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Consumer Preferences of the Wealthy: Part Two

Posted by on Jul 13, 2011 in Blog | 0 comments

In the last post, I explored a series of consumer demographic data points that a wide variety of wealthy subgroups had in common, irrespective of differences in political partisanship or living environment.  Now I want to turn my focus to consumer demographics that divide along ideological grounds.  For this, I grouped together respondents from the wealthiest zip codes in major metropolitan areas.  For liberal wealthy, I have subgroups from Manhattan, Westchester County (NY), Northwest Washington DC, Montgomery County (MD), and Westside Los Angeles.  For the conservative wealthy, I have cohorts from Orange County (CA), separate urban and suburban groupings in Dallas and Houston, and the top zip codes in the Atlanta and Nashville areas.  I also had moderate control groups in Northern Virginia and suburban Detroit.

Among the findings:

  • Personal wealth: Liberal areas generally have more money.  Manhattan and Westchester Counties have the highest percentage of respondents making over $250,000.  Much of this is due to the high cost of living in coastal areas.  The suburban areas of places like Nashville and Dallas do not have quite as much in pure dollar earnings, but once cost of living is factored in; there is likely no difference in standard of living.
  • Education: All sets are well educated.  Liberals are more likely to have received post-graduate degrees.  Over 40% of NY and DC elites received post-graduate degrees.  For rich conservatives, the percentage is in the 20s.  It could be said that rich liberals are those with more education than money and rich conservatives are those with more money than education.
  • Hunting: There is a clear ideological divide.  Rich conservatives go hunting in numbers typical of their neighbors.  Rich liberals almost never hunt, and are less likely to do so than regular income residents of their generally liberal areas.
  • Environment: There are two different types of environmentalism.  One type is based on personal consumption habits.  Whether we are talking about buying eco-friendly cleaning products, buying locally grown food, or recycling, there is no difference among rich conservatives and liberals.  Both are much more likely than average to do such activities.  The difference comes when we talk about environmentalism as a cause.  Wealthy liberals give strongly to environmental groups.  Wealthy conservatives do give more than the regional average, but the regional average for places like Dallas, Houston, and Atlanta are very low to begin with.  Liberals are much more likely to support politicians based on their environmental positions.  This generally isn’t a consideration for conservatives.  The difference here is consumption versus activism.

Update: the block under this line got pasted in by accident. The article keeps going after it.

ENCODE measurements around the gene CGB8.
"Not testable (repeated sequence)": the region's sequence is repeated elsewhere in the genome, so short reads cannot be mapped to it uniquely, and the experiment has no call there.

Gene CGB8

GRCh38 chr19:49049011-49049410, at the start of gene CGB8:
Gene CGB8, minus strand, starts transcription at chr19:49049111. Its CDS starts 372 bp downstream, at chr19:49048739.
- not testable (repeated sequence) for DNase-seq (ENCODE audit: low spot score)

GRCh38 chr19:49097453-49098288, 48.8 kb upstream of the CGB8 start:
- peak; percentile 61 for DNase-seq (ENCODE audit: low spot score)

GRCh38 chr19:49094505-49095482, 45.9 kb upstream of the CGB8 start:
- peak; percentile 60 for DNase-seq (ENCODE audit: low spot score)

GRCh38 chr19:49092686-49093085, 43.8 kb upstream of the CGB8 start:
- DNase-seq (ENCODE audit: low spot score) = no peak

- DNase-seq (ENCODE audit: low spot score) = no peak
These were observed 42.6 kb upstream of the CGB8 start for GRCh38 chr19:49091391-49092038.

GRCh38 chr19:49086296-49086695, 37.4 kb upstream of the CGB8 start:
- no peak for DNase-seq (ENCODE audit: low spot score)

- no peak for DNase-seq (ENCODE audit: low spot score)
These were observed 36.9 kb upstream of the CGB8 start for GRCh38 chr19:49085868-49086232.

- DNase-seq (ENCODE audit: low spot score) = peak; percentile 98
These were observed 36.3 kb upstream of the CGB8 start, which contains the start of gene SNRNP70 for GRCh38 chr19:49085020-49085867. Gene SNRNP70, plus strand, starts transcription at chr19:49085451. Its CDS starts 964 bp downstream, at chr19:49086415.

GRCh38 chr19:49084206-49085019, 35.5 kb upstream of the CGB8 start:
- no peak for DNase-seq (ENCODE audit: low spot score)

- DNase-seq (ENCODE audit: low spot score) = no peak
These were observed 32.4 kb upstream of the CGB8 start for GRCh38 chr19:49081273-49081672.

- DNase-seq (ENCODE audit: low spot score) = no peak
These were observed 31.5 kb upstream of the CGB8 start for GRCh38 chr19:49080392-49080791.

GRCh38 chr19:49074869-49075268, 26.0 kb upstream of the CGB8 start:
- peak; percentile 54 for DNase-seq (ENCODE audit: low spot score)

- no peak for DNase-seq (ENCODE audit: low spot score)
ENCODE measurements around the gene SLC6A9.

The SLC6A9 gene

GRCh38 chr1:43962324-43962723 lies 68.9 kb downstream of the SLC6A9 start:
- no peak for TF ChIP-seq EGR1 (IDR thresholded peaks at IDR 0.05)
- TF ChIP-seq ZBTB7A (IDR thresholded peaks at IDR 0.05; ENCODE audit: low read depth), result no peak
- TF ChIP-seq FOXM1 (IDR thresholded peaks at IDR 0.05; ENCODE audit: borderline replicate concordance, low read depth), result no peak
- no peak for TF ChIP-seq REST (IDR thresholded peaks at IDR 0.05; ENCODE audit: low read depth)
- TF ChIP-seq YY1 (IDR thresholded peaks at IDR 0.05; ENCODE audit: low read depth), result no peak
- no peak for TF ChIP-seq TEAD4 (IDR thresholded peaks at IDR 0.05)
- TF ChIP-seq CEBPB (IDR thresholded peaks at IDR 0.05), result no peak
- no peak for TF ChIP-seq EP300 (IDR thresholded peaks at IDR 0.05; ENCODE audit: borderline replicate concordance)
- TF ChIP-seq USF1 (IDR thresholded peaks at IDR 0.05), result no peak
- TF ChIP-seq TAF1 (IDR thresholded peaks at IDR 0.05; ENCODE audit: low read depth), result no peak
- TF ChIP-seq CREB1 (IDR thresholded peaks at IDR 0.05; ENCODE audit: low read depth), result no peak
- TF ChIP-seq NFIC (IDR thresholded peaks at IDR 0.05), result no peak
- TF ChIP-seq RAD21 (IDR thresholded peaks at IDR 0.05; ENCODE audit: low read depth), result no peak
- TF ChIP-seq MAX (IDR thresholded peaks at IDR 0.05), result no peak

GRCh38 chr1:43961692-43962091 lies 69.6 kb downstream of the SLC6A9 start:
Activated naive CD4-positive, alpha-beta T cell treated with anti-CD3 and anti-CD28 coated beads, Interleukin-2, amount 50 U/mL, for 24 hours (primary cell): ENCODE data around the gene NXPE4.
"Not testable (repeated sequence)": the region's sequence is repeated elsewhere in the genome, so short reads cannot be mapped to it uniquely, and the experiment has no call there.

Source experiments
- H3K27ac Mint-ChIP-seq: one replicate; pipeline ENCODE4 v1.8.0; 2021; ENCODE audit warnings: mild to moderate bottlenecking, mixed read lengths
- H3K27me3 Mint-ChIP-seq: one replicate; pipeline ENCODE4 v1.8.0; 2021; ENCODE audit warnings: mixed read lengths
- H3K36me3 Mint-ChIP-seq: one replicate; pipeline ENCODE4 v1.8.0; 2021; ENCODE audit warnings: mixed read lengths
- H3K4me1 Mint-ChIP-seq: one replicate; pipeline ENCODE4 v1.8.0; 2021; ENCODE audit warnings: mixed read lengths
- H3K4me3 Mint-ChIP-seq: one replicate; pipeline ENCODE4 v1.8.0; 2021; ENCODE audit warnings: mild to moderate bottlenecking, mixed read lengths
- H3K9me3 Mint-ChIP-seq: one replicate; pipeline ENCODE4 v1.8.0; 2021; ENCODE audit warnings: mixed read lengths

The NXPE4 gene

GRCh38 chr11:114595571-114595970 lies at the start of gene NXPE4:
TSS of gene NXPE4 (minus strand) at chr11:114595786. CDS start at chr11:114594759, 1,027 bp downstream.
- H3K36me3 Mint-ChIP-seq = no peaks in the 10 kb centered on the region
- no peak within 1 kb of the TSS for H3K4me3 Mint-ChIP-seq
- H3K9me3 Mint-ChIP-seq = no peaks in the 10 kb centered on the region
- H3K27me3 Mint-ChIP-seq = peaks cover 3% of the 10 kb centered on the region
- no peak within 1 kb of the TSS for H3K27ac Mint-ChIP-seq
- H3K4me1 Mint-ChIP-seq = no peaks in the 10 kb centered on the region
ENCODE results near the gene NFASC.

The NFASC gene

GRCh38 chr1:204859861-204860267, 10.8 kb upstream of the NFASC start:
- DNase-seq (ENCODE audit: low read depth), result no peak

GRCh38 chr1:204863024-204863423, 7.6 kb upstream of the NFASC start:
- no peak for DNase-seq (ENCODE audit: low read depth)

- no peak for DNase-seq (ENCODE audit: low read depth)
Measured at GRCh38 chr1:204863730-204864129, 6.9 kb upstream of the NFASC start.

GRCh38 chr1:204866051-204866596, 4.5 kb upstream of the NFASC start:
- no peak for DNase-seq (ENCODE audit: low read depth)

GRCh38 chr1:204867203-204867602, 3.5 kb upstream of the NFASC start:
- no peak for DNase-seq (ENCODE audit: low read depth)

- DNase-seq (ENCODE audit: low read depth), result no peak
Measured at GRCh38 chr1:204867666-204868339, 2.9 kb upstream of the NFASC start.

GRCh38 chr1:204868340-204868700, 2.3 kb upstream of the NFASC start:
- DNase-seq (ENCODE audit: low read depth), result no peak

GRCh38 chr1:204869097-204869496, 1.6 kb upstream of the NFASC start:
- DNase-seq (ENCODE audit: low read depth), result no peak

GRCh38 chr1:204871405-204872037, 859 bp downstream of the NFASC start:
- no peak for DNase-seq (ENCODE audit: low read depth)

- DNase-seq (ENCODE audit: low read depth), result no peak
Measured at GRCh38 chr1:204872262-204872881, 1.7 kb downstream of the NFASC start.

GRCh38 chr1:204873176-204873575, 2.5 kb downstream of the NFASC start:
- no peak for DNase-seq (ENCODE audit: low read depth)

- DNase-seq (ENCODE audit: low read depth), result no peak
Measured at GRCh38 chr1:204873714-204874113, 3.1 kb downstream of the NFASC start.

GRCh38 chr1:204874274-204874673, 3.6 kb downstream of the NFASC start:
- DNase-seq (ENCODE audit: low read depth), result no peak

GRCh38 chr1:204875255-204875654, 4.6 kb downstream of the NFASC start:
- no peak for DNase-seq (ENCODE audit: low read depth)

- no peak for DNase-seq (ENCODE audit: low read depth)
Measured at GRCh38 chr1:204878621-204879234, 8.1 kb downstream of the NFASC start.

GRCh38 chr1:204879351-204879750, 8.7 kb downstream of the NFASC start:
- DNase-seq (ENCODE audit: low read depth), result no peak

• Vehicles: Liberals are somewhat more likely to own a hybrid than conservatives.  Conservative elites are more likely than others surrounding them to have a hybrid, but their ownership rates are nothing out of the ordinary.  On the other hand, conservatives are more likely to own motorcycles, while liberals generally eschew them.
  • College football: There is a marked difference between liberals and conservatives in regards to interest in college football.  Of the liberal subgroups, only Westside LA (home of UCLA) has an interest level approaching average.  The conservative elites are big fans of Saturday football.  This was one of the starkest differences I found.
  • Soccer: Liberals express an interest in European soccer many times greater than the general population.  Conservatives do not, and their interest in soccer isn’t much different from the typical resident of their area.
  • High school sports: Affluent conservatives are more into high school sports.  It is worth pointing out that conservative elites aren’t the diehards that some others around them are.  Wealthy liberals generally aren’t interested in following high school sports.
  • Special TV programs: Liberals are more likely to watch Academy Awards, while conservatives have above average viewing of country music awards shows.  Conservatives were at average rates for viewing beauty pageants, liberals do not watch them.  Liberals were especially likely to watch the Kennedy Center Honors and the Tony Awards.
  • Public radio/TV: Rich liberals are the lifeblood of public radio and TV.  They are the best givers in the nation.  Conservatives are more likely than their neighbors to give to public broadcasting, but their levels of support do not compare to their liberal counterparts.
  • Grocery stores: Whole Foods is beloved by liberals.  Conservatives do shop there disproportionately as well, but not to the same degree.  Conservatives are more likely to go to the same big grocery stores that everyone else goes to, such as Kroger, Publix, and Costco.
  • Cable news: It is no surprise that Fox News is more popular among conservatives.  What is more interesting is that MSNBC barely beats out Fox News even in liberal enclaves.  The liberal elite actually prefer CNN as a viewing choice.  One caveat is that this measures whether a channel was viewed in the past seven days, not something like length of time that stationed was watched.

Next time, I will explore the differences between urban and suburban wealthy.

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